Professor Finn Erling Kydland is a 2004 Nobel Laureate for Economics at the Department of Economics of the University of California in Santa Barbara and a Member of the Advisory Board of the International Peace Foundation.
Finn E. Kydland received his B.A. in Economics from the Norwegian School of Economics and Business Administration and his Ph.D. in Economics from Carnegie Mellon University. He joined the faculty of the University of California in Santa Barbara in 2004 where he holds the Jeff Henley Chair in Economics, after previous appointments at Carnegie Mellon University, the University of Texas at Austin and the Norwegian School of Economics and Business Administration. He is a Research Associate for the Federal Reserve Banks of Dallas, Cleveland and St. Louis and a Senior Research Fellow at the IC2 Institute at the University of Texas at Austin. He is an Adjunct Professor at the Norwegian School of Economics and Business Administration and has held visiting scholar and professor positions at, among other places, the Hoover Institution and the Universidad Torcuato di Tella in Buenos Aires, Argentina. He was elected a Fellow of the Econometric Society in 1992.
Professor Kydland was awarded the 2004 Nobel Prize in Economic Sciences jointly with Professor Edward C. Prescott of Arizona State University. Professors Kydland and Prescott received the Nobel Prize for their research on business cycles and macroeconomic policy, specifically the driving forces behind business cycles and the time consistency of economic policy. Their awarded work established the foundations for an extensive research program on the credibility and political feasibility of economic policy. This research shifted the practical discussion of economic policy away from isolated policy measures towards the institutions of policymaking, a shift that has largely influenced the reforms of central banks and the design of monetary policy in many countries over the last decade.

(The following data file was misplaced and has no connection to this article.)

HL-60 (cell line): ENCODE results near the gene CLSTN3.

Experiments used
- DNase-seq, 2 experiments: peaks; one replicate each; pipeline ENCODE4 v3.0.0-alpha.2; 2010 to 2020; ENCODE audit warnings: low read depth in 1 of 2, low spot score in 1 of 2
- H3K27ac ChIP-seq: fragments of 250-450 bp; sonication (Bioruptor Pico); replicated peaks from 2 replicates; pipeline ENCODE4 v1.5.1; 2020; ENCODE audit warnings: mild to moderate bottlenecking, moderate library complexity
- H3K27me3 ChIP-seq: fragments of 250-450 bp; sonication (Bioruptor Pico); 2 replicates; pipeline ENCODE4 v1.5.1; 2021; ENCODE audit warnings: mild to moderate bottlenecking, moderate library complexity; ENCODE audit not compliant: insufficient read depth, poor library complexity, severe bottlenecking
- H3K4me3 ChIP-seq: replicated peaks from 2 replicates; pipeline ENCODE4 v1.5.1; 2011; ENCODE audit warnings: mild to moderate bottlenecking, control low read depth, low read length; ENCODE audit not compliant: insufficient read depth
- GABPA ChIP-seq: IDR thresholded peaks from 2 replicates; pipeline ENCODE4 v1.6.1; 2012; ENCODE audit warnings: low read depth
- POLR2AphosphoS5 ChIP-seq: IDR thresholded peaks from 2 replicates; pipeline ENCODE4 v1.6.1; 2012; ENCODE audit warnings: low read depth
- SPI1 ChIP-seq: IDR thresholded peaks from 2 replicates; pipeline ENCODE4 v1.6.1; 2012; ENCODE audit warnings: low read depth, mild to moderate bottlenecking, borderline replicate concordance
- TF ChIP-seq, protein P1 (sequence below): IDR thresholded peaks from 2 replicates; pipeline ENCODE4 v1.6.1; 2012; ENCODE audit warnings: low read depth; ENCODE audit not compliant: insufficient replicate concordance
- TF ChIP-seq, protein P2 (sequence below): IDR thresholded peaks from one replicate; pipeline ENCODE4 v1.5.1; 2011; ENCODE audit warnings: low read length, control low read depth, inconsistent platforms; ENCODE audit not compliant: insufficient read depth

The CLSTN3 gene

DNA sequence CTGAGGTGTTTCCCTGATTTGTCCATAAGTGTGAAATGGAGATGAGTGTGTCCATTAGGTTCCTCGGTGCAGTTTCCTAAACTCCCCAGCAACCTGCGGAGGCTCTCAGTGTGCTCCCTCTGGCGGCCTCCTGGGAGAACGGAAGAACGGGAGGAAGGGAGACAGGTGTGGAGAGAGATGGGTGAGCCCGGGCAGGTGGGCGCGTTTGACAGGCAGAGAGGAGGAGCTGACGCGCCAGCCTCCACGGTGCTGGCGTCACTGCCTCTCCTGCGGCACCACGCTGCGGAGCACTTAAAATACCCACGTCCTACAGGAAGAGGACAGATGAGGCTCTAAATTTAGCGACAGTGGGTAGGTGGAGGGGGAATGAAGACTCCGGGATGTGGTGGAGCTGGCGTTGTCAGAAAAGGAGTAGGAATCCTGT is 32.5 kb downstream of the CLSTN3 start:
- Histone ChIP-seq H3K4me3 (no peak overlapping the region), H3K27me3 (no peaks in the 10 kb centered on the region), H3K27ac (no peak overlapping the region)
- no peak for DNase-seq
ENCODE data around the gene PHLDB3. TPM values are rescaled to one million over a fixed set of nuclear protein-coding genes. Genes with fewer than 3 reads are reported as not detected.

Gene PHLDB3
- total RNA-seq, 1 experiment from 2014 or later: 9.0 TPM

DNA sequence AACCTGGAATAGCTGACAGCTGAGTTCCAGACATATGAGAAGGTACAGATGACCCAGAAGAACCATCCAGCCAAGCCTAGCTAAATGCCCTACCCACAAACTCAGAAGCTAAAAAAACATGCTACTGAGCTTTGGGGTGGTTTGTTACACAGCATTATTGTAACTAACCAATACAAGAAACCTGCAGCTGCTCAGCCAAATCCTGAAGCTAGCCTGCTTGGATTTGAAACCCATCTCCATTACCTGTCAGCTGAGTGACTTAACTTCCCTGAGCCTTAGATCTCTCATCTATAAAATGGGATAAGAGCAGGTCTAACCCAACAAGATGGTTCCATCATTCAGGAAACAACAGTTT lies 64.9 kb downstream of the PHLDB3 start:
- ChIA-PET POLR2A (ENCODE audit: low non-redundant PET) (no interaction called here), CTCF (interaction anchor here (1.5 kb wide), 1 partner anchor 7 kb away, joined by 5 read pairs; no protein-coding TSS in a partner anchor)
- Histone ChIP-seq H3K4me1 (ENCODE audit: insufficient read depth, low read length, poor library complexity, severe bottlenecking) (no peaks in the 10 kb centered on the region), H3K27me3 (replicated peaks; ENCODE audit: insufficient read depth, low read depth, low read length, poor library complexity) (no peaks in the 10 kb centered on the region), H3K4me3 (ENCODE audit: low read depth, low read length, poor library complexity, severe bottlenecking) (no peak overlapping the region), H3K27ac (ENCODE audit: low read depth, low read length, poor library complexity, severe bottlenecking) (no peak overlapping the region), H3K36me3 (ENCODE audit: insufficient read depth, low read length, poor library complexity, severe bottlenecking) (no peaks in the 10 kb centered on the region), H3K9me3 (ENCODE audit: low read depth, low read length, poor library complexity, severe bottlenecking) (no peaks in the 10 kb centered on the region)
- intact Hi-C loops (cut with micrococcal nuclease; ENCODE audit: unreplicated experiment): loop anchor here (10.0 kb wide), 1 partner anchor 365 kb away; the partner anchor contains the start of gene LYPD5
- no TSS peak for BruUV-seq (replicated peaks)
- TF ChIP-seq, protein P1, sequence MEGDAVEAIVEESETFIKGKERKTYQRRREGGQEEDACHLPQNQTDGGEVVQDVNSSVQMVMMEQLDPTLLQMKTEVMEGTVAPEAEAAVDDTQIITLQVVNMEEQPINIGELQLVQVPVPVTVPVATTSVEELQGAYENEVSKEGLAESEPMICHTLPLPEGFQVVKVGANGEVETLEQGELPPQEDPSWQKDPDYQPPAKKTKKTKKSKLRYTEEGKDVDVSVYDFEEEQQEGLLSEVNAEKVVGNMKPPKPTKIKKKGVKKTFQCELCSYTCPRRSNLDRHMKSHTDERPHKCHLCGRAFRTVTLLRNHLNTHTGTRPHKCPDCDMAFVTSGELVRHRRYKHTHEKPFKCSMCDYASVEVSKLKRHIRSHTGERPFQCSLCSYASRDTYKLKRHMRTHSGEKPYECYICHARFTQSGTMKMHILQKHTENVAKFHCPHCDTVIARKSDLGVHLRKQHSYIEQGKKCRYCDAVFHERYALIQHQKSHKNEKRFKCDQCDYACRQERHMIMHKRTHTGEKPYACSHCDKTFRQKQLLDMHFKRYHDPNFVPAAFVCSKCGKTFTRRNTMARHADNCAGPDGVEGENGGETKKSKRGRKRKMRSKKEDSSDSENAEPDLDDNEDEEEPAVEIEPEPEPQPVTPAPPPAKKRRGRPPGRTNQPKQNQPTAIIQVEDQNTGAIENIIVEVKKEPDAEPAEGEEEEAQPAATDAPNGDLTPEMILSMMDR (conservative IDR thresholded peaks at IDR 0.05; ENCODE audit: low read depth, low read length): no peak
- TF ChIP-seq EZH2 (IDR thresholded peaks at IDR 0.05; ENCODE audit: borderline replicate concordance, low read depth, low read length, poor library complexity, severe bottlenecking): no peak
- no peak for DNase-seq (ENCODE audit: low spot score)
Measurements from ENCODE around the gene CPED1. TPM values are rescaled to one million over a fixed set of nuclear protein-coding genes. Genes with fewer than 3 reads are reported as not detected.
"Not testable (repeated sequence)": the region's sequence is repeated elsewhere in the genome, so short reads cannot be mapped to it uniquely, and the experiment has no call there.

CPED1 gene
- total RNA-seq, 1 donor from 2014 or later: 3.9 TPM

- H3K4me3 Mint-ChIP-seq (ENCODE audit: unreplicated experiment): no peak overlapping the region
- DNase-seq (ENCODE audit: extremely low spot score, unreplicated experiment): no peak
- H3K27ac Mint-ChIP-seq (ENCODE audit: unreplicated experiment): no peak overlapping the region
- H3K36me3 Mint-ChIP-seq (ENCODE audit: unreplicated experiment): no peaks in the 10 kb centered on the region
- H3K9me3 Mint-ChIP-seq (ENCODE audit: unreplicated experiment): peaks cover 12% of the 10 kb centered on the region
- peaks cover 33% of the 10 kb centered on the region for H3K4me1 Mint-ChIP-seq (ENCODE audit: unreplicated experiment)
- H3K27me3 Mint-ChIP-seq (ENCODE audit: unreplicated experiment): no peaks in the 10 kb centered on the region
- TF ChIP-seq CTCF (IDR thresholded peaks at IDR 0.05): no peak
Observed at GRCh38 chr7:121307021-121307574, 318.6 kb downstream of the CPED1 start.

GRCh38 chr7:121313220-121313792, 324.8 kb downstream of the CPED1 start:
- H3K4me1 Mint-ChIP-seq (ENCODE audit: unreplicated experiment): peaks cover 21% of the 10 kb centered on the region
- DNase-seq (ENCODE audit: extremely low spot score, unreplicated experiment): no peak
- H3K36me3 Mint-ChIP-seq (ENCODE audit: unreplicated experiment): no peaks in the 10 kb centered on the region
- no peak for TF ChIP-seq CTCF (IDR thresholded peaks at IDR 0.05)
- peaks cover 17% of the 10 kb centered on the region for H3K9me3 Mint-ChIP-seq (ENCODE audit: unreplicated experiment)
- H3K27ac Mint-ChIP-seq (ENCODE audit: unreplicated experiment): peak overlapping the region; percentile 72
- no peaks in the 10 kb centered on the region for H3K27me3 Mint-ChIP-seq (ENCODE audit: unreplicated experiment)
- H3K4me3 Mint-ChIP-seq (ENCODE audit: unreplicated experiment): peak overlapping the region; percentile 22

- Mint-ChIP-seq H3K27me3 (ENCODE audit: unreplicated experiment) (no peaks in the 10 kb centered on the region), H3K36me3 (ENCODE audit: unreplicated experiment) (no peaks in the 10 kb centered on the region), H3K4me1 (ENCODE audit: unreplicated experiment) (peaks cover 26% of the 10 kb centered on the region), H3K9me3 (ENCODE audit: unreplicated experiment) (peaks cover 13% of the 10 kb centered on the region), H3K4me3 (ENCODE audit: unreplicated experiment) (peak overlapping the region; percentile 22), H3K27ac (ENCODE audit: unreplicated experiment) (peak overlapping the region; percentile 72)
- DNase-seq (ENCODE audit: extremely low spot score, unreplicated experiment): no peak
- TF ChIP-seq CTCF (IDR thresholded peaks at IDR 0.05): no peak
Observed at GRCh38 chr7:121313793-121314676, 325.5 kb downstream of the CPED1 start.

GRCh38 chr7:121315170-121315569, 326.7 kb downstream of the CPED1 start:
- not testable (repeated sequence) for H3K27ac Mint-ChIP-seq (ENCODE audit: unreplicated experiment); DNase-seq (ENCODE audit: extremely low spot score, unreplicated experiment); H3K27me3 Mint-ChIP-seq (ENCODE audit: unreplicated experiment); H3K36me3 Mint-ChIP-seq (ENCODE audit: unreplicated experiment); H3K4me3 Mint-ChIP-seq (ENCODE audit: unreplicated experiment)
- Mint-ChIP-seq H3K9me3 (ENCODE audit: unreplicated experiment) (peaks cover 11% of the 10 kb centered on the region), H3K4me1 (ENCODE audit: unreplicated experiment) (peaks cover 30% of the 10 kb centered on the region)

Research by the Laureates also transformed the theory of business cycles by integrating it with the theory of economic growth. Whereas earlier research had emphasized macroeconomic shocks on the demand side of the economy, Professors Kydland and Prescott demonstrated that shocks on the supply side may have far-reaching effects. In their business-cycle model realistic fluctuations in the rate of technological development brought about a co-variation between GDP, consumption, investments and hours worked close to that observed in actual data. Previous business-cycle models had typically been based on historical relations between key macroeconomic variables. But models that had functioned quite well during the 1960s began to break down under the more turbulent economic conditions of the 1970s, with oil-price shocks and concurrent inflation and unemployment. The Laureates laid the groundwork for more robust models by regarding business cycles as the collective outcome of countless forward-looking decisions made by individual households and firms regarding consumption, investments, labor supply, etc. The methods of Professor Kydland and Professor Prescott have been widely adopted in modern macroeconomics.
More recently, Professor Kydland has conducted research on the role of monetary policy for the business cycle. He has studied Ireland and Argentina in the belief that there is a lot for other nations' policy makers to learn from the respective successes and failures of these two nations.
Monday, March 4, 2019:
14:00 Keynote speech and dialogue at the Asian Strategy and Leadership Institute in Kuala Lumpur (Malaysia)
Wednesday, March 6, 2019:
14:00 Keynote speech and dialogue at the Bandung Institute of Technology (Indonesia)
Thursday, March 7, 2019:
14:00 Keynote speech and dialogue at Binus University in Jakarta (Indonesia)
Tuesday, March 12, 2019:
14:00 Keynote speech and dialogue at Souphanouvong University in Luang Prabang (Lao PDR)
Thursday, March 14, 2019:
10:00 Keynote speech and dialogue at the National University of Laos in Vientiane